Chafe said emerging artists who deserve and would depend on such valuable exposure will especially feel the loss of CBC's technical live music recording capacity.  

“Newfoundland and Labrador artists from all walks are the most honest, hardest working, intelligent, creative, thoughtful, mutually supportive, selfless workers of any industry, engaged everyday of their lives in a labour of love for the benefit of our culture, our economy and our wonderful audiences,” he said.

Organizations: CBC Radio

Geographic location: Newfoundland and Labrador

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Recent comments

  • Marisa
    May 16, 2012 - 16:46

    Keep the CBC alive...I grew up in rural Canada. Not all of us owned a TV..and the ones that did had a huge grocery bill every month ... Radio is a "habit that I have passed on to my three children. They are well educated well read and socially gifted because of this. I have lived without cable TV for 3 years now, but if the CBC goes ...I will not be reponsible for my political "actions".YOU HAVE BEEN WARNED!....(don't worry, I'll wimp out and vote "Rhino")

  • dave panting
    May 16, 2012 - 15:40

    If I thought the government would take the money from a dismantled CBC and put it into NL hospital infrastructure, seniors care etc. I would drop this issue in a heartbeat. But I don't think that what's going on. The issue is communications as well. I think they have served a purpose as a unifying force in Canada and despite their faults have done some great things for the arts in this country. As for NL would there have been a Land and Sea or Marine Forecast without them?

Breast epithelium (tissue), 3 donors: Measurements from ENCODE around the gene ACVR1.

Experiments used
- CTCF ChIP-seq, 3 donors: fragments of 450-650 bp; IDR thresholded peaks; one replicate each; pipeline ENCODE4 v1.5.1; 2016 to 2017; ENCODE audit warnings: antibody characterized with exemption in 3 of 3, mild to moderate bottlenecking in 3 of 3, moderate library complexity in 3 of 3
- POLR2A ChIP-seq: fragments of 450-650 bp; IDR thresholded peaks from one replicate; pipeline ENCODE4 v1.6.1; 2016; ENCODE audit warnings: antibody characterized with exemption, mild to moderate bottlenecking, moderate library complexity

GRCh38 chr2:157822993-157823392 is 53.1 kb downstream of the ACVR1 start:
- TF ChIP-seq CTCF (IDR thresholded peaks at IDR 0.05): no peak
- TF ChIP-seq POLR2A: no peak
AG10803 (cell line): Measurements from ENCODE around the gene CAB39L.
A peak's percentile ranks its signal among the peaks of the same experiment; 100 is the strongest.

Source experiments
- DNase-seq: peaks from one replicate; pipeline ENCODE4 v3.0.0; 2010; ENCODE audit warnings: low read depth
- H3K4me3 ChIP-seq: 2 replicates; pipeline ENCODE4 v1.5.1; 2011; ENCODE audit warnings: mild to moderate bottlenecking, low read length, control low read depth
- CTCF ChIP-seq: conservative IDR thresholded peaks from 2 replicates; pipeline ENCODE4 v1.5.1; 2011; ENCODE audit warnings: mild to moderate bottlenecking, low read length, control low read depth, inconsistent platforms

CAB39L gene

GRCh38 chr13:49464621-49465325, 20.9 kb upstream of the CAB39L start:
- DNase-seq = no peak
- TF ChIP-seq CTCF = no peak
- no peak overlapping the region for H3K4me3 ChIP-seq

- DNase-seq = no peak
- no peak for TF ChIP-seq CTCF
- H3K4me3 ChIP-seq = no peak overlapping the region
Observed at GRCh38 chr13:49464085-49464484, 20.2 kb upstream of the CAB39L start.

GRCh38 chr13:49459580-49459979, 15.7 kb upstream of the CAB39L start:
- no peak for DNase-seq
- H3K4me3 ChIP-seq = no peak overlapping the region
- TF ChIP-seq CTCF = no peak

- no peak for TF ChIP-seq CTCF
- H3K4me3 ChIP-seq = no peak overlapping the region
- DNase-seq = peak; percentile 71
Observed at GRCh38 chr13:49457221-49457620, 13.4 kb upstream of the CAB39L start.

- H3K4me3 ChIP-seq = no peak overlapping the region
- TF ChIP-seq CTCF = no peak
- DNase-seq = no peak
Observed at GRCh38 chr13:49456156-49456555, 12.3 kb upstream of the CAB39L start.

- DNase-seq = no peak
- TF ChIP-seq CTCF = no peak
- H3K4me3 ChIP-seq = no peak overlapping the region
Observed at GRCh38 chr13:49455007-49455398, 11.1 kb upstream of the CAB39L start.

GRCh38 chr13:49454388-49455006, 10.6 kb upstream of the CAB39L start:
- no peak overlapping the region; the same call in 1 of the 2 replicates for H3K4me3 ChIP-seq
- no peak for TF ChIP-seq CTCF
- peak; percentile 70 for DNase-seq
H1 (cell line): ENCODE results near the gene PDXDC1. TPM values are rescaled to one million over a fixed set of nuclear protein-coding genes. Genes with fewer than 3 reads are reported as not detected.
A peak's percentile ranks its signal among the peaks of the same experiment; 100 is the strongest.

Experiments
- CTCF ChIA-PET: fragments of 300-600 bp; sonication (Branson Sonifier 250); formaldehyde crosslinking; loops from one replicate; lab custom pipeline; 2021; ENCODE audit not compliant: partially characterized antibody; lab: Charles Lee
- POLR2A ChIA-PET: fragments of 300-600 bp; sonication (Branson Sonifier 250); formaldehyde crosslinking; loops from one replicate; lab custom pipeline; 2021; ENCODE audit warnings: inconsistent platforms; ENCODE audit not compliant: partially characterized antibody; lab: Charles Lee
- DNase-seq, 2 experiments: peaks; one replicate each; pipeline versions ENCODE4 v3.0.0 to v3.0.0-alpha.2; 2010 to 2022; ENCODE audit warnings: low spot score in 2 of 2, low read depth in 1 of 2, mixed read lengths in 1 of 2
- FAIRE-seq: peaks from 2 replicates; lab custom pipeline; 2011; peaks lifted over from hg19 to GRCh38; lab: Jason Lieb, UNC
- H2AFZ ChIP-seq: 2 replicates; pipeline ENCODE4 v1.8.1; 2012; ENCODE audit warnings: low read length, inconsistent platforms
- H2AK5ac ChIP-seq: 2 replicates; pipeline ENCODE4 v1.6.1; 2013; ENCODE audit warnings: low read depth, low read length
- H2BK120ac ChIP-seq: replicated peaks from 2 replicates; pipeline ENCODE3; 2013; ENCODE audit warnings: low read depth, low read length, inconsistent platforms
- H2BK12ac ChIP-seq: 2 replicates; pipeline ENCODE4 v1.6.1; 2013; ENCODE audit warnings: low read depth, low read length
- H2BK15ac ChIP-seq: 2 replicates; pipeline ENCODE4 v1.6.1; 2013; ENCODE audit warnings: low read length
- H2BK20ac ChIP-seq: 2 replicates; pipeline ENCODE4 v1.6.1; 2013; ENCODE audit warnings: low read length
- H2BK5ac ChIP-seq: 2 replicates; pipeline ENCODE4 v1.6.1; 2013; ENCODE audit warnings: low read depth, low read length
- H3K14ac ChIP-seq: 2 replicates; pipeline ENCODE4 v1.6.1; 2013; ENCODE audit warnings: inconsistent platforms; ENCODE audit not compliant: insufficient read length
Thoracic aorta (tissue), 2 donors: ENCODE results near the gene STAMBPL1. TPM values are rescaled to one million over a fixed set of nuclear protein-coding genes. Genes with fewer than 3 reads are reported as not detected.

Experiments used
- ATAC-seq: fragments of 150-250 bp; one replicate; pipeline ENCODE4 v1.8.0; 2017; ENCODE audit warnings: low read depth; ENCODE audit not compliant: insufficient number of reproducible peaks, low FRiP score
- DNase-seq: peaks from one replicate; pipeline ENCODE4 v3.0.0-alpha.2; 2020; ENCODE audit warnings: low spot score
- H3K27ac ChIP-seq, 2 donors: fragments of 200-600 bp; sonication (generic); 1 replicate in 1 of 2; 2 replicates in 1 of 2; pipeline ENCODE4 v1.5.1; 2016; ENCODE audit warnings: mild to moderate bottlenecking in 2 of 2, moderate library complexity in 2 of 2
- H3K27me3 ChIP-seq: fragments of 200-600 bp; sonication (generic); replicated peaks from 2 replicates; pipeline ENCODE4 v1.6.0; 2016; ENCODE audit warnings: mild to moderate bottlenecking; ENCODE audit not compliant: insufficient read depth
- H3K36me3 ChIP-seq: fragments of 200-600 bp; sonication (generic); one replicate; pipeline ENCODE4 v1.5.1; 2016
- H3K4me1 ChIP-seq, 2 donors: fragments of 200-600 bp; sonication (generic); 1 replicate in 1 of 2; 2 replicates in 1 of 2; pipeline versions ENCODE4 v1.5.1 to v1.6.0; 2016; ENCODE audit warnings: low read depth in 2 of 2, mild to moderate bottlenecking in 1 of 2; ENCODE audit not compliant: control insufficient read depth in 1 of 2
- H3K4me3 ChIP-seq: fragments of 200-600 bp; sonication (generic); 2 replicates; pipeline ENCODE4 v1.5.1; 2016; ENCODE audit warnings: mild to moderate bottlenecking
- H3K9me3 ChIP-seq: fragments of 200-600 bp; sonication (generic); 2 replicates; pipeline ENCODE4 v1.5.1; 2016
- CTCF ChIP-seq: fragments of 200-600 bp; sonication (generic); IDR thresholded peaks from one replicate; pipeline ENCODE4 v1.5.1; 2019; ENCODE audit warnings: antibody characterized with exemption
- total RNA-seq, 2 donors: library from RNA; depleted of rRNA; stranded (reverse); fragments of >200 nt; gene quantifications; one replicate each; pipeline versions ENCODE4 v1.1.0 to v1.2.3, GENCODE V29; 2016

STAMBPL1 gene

• robert tucker
    May 15, 2012 - 14:41

    With respect to the CBC cuts, there are two points. First, the Federal Conservatives state that they support the arts, but feel there is too much wasted at CBC! Secondly, the higher brass at CBC feel that live recordings should only take place at their studio in Toronto! With respect to the FEDs, as long as there is no oil being produced at CBC and the announcers with CBC continue to dig up news on them, the Fed CON servatives will never support this broadcasting company! The other point is that is too bad that the brass at CBC, Unlike RAdio-Canada, is so willing to give into the CONservatives! Thirdly, the live recordings should not be just done at the studios in Ontario!

  • Ed Fry
    May 15, 2012 - 13:57

    Cry me a river. Our tax dollars, to the tune of $1 BILLION a year are being wasted on the CBC while people in this province have to travels long distances or wait months just to get an MRI that could literally mean the difference between life and death. Sorry, but the CBC shold be shut-down completely and the money sunk into healthcare. $1 BILLION would allow every province to have up to 100 MRI machines (not that we need that many).